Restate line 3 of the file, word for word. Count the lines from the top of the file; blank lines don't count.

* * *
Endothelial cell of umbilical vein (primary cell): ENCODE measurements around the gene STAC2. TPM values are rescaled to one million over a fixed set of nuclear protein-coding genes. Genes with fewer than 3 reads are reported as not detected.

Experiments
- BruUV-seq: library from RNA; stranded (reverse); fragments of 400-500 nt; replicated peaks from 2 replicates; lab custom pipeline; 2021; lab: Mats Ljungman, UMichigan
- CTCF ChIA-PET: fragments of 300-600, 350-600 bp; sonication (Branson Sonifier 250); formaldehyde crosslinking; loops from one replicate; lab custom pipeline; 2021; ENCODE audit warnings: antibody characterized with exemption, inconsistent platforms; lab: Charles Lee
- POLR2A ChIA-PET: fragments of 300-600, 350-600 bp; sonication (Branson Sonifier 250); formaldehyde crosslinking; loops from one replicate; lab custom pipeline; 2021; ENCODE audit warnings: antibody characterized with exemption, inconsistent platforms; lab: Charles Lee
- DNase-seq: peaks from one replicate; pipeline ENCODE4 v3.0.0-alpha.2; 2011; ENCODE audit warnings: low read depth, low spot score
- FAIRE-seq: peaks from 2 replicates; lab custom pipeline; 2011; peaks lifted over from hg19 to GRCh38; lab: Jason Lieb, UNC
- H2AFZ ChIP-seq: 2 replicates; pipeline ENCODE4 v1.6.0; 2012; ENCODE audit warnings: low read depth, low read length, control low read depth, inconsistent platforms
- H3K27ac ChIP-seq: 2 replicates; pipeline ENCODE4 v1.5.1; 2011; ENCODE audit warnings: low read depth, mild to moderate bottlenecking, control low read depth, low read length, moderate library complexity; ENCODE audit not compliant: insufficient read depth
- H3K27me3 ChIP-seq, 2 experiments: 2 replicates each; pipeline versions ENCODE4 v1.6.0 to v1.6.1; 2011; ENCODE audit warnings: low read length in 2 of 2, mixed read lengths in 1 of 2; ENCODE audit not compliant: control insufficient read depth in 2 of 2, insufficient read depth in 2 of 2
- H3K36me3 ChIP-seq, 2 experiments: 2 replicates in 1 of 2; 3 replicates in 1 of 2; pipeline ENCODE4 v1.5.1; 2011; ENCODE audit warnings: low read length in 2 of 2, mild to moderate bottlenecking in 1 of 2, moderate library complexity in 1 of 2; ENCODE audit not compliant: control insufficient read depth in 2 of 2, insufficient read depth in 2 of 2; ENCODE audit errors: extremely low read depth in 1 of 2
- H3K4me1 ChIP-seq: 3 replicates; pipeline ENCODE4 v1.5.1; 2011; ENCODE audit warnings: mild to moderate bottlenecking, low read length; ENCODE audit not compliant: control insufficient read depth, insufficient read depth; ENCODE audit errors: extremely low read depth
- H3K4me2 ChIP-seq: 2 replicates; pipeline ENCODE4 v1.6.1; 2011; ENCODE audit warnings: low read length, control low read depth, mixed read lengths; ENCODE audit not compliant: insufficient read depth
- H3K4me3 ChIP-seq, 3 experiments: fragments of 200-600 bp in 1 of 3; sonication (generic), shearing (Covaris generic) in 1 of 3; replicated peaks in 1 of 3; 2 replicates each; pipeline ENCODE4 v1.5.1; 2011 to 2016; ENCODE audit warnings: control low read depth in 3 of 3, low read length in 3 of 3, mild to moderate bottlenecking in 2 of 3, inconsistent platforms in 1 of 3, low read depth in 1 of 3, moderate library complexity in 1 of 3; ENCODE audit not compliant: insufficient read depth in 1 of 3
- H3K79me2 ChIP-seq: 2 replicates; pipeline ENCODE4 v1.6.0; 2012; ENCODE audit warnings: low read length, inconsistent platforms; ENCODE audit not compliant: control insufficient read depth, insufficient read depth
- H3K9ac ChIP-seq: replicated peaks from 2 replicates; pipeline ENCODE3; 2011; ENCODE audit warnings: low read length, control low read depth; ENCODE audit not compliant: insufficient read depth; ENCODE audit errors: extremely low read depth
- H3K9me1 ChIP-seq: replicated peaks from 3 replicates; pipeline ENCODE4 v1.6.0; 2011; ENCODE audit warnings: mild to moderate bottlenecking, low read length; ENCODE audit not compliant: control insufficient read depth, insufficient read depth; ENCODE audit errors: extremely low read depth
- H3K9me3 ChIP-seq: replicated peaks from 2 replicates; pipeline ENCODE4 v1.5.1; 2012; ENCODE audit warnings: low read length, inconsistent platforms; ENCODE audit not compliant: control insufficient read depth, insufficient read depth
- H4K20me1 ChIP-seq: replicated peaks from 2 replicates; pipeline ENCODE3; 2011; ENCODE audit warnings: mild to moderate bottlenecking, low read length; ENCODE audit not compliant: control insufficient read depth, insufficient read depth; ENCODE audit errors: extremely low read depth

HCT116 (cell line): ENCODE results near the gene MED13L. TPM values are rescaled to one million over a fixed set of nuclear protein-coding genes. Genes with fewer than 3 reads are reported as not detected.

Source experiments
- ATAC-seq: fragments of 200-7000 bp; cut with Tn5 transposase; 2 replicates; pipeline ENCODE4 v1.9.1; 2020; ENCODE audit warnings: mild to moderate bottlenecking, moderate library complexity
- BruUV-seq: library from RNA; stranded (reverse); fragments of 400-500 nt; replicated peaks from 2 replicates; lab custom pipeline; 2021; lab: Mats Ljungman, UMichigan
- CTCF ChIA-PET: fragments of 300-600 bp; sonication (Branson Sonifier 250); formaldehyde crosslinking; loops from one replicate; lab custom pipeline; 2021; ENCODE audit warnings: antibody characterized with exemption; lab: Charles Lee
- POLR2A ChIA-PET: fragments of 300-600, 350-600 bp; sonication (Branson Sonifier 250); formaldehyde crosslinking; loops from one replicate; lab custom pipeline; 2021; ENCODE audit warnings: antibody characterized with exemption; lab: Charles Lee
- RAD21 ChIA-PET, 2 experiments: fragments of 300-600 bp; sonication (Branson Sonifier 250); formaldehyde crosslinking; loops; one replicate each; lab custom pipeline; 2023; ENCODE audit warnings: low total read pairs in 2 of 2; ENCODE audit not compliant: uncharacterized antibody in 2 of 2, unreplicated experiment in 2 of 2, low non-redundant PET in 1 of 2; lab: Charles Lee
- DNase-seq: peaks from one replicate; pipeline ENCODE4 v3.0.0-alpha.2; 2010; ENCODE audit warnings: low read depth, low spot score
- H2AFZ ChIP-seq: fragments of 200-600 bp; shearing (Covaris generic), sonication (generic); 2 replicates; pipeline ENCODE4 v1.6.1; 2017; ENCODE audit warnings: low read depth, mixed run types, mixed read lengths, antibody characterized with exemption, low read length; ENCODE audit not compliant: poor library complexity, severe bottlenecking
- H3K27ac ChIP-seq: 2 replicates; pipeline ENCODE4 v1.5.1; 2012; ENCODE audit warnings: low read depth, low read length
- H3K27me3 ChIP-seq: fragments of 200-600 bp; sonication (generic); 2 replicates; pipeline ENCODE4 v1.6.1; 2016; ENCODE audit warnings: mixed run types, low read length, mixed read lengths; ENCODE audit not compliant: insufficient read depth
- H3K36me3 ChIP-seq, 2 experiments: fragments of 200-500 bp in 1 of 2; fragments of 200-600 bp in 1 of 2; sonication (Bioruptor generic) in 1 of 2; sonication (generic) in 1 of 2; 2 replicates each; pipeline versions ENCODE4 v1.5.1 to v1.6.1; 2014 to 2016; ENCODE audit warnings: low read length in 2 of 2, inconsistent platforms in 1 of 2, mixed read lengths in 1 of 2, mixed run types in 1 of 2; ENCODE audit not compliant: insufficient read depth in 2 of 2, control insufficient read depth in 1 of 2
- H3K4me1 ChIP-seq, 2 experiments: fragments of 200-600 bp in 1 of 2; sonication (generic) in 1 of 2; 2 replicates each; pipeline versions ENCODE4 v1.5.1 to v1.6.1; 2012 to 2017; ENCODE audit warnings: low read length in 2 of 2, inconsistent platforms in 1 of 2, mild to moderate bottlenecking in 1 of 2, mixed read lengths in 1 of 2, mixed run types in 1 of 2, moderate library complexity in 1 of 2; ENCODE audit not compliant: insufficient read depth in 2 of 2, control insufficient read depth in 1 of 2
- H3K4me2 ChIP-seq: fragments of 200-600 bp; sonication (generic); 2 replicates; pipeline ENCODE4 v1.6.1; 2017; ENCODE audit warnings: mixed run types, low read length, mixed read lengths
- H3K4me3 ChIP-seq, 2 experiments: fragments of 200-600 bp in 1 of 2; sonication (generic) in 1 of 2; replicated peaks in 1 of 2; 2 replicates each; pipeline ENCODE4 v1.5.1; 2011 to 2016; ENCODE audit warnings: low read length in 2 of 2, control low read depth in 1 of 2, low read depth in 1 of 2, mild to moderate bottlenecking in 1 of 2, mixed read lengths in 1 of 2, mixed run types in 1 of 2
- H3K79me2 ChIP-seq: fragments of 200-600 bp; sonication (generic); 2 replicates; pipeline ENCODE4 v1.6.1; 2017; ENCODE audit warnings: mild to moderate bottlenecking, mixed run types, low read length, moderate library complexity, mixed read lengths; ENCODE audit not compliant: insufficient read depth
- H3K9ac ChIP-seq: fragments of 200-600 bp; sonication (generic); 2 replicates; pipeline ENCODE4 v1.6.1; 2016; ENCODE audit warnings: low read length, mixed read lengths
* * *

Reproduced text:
- BruUV-seq: library from RNA; stranded (reverse); fragments of 400-500 nt; replicated peaks from 2 replicates; lab custom pipeline; 2021; lab: Mats Ljungman, UMichigan